Author’s Note: This is 100% true, and as such, I removed the connection to my Facebook page for this post, because I don’t want “Matt” to know this still bothers me 20+ years on, though I’d be lying if I said I didn’t still sometimes wonder about his motives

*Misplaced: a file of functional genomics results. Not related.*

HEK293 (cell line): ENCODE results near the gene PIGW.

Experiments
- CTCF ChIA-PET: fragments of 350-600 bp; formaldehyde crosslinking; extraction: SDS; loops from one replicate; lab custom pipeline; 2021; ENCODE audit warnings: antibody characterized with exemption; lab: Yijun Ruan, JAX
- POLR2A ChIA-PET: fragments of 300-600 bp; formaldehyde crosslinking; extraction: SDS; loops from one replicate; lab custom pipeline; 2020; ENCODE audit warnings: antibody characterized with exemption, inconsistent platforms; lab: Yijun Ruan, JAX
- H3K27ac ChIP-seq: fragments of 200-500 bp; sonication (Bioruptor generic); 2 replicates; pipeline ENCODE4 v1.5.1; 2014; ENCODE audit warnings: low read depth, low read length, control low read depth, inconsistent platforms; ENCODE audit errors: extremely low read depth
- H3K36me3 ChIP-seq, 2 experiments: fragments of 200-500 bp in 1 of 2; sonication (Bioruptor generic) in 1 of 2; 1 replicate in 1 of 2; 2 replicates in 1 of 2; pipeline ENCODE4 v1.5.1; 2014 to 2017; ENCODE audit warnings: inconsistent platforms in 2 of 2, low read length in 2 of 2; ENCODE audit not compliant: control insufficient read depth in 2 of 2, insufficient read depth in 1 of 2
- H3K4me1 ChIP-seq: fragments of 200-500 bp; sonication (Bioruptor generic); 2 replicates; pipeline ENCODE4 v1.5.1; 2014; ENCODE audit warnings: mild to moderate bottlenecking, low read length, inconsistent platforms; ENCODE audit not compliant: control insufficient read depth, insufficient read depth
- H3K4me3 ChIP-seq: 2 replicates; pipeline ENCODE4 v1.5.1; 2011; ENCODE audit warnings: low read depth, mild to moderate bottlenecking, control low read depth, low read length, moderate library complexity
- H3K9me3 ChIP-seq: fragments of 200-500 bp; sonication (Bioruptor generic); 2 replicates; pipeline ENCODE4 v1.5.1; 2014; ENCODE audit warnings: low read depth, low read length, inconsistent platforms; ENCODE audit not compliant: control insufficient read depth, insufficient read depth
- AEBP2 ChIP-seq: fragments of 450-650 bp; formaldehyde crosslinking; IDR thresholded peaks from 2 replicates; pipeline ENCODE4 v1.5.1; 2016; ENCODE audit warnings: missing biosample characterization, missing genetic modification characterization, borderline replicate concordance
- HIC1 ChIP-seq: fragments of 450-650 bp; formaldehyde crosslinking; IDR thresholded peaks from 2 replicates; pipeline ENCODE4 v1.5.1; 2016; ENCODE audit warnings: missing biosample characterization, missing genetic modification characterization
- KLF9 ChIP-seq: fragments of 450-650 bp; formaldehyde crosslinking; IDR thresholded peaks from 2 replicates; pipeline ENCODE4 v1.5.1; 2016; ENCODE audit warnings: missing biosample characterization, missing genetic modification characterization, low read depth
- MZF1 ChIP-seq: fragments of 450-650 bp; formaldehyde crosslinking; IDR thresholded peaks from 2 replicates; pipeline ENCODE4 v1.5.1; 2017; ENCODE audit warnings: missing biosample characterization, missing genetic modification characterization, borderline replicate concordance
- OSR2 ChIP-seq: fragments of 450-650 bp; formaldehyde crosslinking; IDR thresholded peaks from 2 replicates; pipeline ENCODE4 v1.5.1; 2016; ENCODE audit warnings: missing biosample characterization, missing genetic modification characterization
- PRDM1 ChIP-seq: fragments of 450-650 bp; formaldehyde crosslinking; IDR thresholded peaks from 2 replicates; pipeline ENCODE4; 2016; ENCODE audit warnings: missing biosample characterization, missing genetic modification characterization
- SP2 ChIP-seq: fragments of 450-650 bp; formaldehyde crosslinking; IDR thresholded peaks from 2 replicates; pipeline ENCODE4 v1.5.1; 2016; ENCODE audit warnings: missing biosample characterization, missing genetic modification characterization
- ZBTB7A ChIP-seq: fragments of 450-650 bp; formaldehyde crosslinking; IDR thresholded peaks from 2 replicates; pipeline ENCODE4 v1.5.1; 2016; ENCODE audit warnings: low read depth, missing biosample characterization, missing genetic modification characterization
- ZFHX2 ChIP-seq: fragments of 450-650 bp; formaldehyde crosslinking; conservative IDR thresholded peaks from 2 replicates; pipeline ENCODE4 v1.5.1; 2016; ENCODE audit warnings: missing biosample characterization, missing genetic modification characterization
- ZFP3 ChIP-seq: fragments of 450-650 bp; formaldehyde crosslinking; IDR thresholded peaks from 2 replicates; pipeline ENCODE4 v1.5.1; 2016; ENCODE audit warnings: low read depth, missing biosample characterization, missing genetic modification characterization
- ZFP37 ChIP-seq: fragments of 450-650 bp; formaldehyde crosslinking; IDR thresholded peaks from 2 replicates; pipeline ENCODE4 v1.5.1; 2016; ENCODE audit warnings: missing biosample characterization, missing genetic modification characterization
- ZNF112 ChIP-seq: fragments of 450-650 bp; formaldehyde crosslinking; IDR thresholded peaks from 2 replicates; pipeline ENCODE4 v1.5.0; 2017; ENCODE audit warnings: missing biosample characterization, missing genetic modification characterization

Dramatic stories were never in short supply when I was a teenager, but when I think back on high school, one incident stands out as the most John Hughes-esque of them all. In the fall of 1991, I was a junior, far more dedicated to my schoolwork than the immature boys who surrounded me. Homecoming was fast approaching and I wanted to go to the dance, despite having no romantic prospects even remotely on the horizon, so I decided to ask my best friend Matt (not his real name) to go with me. He seemed ok with it at first but somewhere along the line, he changed his mind and it became the biggest embarrassment of my young life. A couple of days before the dance, I was hanging out with my fellow band geeks in the bandroom as I did every morning before class when Matt came hobbling in to put up his trumpet. He informed me in front of everyone that he had fallen down the stairs at his house and sprained his ankle so he couldn’t go to the dance with me. I don’t remember what I said, but I do remember having absolutely no clue what to feel. I was angry and hurt and not entirely surprised all at the same time, but I couldn’t believe my best friend would do something that cruel to me. I went on to class, and it wasn’t until later in the day that a mutual friend told me he’d seen Matt limping on the wrong ankle. He was faking. I’m sure I saw him later at band practice and I don’t remember saying anything to him because I was so embarrassed I didn’t want to go through anything more. To add insult to injury, later that night, Matt’s mother made him call to apologize and tell me he’d take me to the dance. Looking back, I wish I had told him to suck it, but I was so desperate for a social life that I willingly made myself a doormat to have one. The night of the dance, his mother drove us to the school and he spent the whole way there arguing with her about paying for my ticket. My father had slipped me some cash before I left in case I needed it, but thankfully, I didn’t. Matt got over himself and bought my ticket, but he spent most of the night sitting by himself and pouting. When I got home, my father said “I don’t know why you’re friends with such a spoiled brat who treats you like this.” It was because Matt was the only friend I had who accepted my weirdness and I was willing to overlook his flaws to be understood. Maybe that is the most dramatic truth about my teenage years after all.